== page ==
Dr. Andre van As, Repros' Chief Medical Officer and Senior VP of Clinical and Regulatory Affairs, noted, "Although these data are from a s mall group of women with endometriosis, they are reflective of six months of treatment, and we are pleased that the data from the three-month interim analysis have been confirmed. This study has been significant in indicating that there is a relationship between dose, duration of therapy, the risk of endometrial thickening and potential for unusual endometrial bleeding. In studying these relationships Repros has formulated a strategy to successfully manage this by adjusting treatment cycles to four months, and to use a 50mg dose that is associated with a lesser tendency to endometrial thickening with time. Each treatment cycle will be followed by a drug holiday in order to refresh the endometrium. After the occurrence of normal menstruation, a new four-month treatment cycle will be started. In this way the symptoms of endometriosis could be controlled in the long term without the occurrence of unscheduled bleeding. This treatment strategy was discussed with the FDA at our March Pre-IND meeting and all future studies with Proellex will be conducted in this way."
Joseph Podolski, President and CEO of Repros, added, "The endometriosis market is large and remains under-served and represents a significant unmet need in women's health. Few drug therapies are viable for long-term use, leaving invasive laparoscopy as the most common treatment. We strongly believe that Proellex, with the efficacy and safety it is demonstrating here, has the potential to become an important medical approach to the long-term treatment of this difficult to manage condition."
Repros met with the FDA at a Pre-IND meeting in March and will be submitting an IND for the treatment of endometriosis this summer. Repros plans to commence a U.S. Phase 2 clinical trial before year end, pending approval of the IND.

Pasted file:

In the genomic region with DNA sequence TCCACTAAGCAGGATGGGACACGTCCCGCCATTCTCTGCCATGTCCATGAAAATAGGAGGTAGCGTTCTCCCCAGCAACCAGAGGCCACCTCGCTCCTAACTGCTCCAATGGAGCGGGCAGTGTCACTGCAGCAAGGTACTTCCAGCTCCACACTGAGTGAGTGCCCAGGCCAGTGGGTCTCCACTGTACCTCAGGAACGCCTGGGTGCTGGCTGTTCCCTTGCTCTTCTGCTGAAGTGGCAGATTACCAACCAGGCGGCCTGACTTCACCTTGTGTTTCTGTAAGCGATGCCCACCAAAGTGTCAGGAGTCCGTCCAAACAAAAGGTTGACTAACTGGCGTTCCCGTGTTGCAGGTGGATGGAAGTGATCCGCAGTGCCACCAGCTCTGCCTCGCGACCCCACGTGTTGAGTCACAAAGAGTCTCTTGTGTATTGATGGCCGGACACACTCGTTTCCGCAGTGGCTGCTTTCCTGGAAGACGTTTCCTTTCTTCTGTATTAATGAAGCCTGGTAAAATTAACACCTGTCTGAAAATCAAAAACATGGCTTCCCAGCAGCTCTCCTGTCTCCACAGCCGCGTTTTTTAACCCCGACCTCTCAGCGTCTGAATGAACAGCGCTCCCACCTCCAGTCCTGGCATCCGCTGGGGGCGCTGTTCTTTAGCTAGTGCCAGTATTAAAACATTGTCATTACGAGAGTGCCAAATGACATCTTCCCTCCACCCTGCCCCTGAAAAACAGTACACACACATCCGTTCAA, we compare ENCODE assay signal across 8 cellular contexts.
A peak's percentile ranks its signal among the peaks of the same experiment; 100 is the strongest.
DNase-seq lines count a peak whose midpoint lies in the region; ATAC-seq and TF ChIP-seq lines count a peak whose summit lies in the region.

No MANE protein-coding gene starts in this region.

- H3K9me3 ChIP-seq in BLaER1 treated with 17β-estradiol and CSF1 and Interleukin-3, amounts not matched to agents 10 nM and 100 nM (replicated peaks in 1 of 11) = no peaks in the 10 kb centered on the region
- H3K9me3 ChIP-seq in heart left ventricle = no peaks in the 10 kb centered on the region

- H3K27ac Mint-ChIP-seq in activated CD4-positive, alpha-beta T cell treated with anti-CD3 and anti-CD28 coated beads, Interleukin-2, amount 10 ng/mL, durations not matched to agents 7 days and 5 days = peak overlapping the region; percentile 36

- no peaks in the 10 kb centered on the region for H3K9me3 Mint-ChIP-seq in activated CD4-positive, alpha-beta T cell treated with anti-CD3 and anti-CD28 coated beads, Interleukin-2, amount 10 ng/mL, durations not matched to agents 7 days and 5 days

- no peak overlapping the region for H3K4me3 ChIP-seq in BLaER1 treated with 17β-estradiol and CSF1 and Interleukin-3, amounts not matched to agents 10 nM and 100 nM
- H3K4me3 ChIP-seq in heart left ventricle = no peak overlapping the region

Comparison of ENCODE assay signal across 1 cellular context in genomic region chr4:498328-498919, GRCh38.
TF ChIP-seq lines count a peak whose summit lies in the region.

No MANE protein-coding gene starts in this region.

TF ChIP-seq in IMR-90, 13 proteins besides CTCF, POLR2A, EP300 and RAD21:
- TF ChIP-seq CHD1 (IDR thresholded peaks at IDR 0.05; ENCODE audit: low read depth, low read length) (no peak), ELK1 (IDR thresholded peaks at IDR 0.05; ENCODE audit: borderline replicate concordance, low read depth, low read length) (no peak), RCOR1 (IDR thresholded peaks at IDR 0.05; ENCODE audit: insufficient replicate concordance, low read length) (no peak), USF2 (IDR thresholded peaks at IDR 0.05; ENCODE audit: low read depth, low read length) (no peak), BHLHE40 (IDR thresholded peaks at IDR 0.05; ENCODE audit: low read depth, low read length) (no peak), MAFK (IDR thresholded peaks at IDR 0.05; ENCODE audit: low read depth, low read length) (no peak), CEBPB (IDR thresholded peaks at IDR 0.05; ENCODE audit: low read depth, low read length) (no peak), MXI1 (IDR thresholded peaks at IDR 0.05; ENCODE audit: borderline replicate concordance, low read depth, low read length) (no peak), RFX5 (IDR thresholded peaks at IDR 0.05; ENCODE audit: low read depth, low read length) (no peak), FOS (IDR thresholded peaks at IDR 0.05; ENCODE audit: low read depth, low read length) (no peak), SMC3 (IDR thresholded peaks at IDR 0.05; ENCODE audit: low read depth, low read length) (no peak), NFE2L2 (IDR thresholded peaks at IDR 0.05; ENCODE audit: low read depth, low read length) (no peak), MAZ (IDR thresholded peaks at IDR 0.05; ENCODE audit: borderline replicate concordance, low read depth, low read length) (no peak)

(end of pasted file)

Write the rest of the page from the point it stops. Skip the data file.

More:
About Repros Therapeutics Inc.
Repros is engaged in the development of pharmaceutical products that address conditions of the male and female reproductive systems. Pr oellex, the Company's lead compound, a PRM (progesterone receptor modulator) has recently completed a successful U.S. three-month Phase 2 clinical trial for the treatment of uterine fibroids, a condition that affects numerous women of childbearing age in the United States and results in a significant number of hysterectomies each year. Proellex has recently completed a six-month European Phase 1/2 study for the treatment of endometriosis, a condition that affects approximately 5.5 million women in the United States and Canada. Androxal(TM), the Company's other program in late clinical development, is designed to restore normal testosterone production by the testes in men and has recently completed a six-month U.S. non-pivotal Phase 3 clinical trial for the treatment of testosterone deficiency due to secondary hypogonadism. According to industry sources, approximately 13 million men in the United States experience testosterone deficiency. The Company is planning meetings with the FDA for all three programs to lay out the remaining clinical program pathway required before a New Drug Application may be submitted for each product candidate.
For more information, please visit the Company's website at http://www.reprosrx.com.
Any statements that are not historical facts contained in this release are forward-looking statements that involve risks and uncertainties, including Repros' ability to have success in the clinical development of its technologies, the timing of enrollment in such clinical studies and the accuracy of such studies, Repros' ability to raise additional capital on acceptable terms or at all, and such other risks which are identified in the Company's Annual Report on Form 10-K for the year ended December 31, 2006, and Repros' Quarterly Report on Form 10-Q for the quarter ended March 31, 2007, as they may be updated by the Company's Exchange Act filings from time to time. These documents are available on request from Repros Therapeutics or at www.sec.gov. Repros disclaims any intention or obligation to update or revise any forward-looking statements, whether as a result of new information, future events or otherwise.
Repros Therapeutics Inc., The Woodlands
President & CEO
Joseph S. Podolski, 281-719-3447